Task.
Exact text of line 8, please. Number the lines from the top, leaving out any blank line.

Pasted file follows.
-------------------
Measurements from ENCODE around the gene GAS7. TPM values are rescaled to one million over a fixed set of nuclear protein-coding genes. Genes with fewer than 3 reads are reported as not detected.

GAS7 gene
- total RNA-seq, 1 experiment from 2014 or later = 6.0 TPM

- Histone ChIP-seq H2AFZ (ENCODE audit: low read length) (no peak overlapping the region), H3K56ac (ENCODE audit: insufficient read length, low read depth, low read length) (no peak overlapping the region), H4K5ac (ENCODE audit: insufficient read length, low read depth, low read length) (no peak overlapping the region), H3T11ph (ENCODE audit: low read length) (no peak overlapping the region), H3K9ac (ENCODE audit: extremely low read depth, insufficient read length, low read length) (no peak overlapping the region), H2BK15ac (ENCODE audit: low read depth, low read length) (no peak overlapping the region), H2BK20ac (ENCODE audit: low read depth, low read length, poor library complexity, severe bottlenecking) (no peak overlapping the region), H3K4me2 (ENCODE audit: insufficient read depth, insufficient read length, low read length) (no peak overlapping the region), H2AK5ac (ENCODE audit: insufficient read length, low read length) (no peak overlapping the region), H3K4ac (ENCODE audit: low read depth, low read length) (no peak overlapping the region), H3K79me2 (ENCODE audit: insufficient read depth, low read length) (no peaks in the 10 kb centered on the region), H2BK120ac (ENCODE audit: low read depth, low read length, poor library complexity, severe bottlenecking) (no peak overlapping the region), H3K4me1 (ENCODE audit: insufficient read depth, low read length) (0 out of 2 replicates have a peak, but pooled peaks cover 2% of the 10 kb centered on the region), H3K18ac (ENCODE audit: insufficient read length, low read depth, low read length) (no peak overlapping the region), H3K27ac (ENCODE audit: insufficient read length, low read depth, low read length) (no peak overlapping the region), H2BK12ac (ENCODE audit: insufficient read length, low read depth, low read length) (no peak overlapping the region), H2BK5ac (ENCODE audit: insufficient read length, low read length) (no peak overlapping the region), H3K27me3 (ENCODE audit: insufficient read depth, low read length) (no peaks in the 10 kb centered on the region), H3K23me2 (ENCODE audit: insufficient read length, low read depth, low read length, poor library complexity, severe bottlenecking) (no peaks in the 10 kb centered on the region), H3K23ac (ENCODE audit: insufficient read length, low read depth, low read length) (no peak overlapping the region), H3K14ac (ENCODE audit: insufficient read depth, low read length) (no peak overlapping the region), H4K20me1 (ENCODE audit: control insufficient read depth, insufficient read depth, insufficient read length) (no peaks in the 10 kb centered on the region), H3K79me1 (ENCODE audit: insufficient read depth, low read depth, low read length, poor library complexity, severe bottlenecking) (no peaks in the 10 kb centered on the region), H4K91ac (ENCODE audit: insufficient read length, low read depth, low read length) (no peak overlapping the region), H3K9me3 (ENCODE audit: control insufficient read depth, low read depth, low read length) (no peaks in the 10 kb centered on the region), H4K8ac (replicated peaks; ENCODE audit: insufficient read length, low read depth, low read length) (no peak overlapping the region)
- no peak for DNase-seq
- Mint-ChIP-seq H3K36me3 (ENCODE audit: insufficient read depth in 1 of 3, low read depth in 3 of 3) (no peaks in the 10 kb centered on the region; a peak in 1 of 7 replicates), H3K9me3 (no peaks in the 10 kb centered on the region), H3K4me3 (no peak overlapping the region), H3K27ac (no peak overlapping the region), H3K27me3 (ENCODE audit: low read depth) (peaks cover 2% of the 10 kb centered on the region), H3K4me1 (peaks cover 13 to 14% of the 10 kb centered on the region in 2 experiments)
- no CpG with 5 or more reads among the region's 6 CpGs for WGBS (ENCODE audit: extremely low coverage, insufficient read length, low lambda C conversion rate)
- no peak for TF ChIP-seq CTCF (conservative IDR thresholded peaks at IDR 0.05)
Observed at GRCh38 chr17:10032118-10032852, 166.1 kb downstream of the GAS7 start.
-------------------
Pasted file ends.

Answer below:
- no peak for TF ChIP-seq CTCF (conservative IDR thresholded peaks at IDR 0.05)